IBM has made significant investments in the mobile market in recent years. Various acquisitions and internal development efforts have resulted in a portfolio of product and service offerings under the banner of IBM MobileFirst. IBM recently summarized the state of the mobile market and its MobileFirst portfolio for analysts.
It’s worth noting up front that IBM sees mobile changing how organizations operate and how people get their work done. For instance:
- The average mobile user checks their phone 150 times a day.
- While apps are popular, 80% are used once and then deleted.
- The number of mobile transactions is growing, with employees and customers increasingly focused on getting things done on their mobile device.
- 5 petabytes of data is generated by mobile subscribers every day, including details about where they are, what they are doing and more.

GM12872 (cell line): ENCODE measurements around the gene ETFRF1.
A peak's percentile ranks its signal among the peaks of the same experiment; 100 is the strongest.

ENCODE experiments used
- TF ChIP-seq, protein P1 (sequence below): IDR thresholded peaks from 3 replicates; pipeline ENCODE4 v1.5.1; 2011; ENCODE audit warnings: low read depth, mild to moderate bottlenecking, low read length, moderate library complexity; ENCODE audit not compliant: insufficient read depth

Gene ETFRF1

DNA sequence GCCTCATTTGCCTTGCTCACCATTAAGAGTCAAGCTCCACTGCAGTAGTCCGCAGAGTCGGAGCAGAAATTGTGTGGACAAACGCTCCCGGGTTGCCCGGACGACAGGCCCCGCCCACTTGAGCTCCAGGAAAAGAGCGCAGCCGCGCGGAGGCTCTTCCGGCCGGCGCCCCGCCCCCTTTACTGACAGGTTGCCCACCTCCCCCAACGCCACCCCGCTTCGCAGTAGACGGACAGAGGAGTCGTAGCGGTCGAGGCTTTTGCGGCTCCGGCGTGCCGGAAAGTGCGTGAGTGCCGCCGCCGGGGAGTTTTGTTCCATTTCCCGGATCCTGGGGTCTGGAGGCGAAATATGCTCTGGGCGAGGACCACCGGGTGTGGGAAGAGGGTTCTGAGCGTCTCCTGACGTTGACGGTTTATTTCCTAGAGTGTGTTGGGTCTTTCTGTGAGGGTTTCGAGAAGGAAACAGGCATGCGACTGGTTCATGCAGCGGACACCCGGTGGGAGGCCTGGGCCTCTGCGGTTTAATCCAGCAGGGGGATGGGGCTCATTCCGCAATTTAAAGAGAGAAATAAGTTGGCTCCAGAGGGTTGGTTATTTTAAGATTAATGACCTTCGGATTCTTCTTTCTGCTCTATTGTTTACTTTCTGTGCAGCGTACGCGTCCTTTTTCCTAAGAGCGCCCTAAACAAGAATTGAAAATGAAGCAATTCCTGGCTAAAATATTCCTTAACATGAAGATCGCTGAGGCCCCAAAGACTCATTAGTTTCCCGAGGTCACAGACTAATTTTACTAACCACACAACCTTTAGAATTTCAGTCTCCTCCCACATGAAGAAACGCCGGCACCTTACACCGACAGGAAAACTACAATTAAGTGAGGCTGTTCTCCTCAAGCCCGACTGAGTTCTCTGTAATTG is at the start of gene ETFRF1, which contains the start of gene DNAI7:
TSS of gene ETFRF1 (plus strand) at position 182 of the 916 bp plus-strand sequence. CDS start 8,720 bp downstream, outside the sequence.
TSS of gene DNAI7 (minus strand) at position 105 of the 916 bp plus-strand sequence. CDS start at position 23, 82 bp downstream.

- By 2015, it’s expected that 2/3 of the global workforce will own a smart phone, and that up to 40% will be mobile at least some of the time.
When it comes to executives, IBM sees mobile aligning with critical management goals:
- 73% of CEOs are focused on capturing customer insights, and the data generated by mobile technologies offers an increasingly rich and important perspective on customers.
- 82% of CMOs plan to increase their use of social media, even while social media usage is moving rapidly and inexorably to mobile devices.
- 87% of COOs care about supply chain visibility, and mobile offers unique opportunities for increasing this visibility for employees, customers and partners.
- 74% of CIOs see mobile solutions as tools for increasing/improving their organizations’ competitiveness.
These technology and executive trends are driving IBM’s investment in mobile and its MobileFirst strategy.
IBM’s Mobile Portfolio
The IBM MobileFirst portfolio contains an application and data platform supporting device management, security and analytics. This can be delivered through cloud or on-premises and supports an array of IBM and partner apps, as well as a broad set of industry solutions. IBM’s technology stack is also wrapped with strategy and development services.
IBM identifies four themes in MobileFirst:
- Engage with customers in context to create an engaging experience
- Build potentially complex and integrated apps
- Optimize mobile infrastructure to provide a scalable and secure environment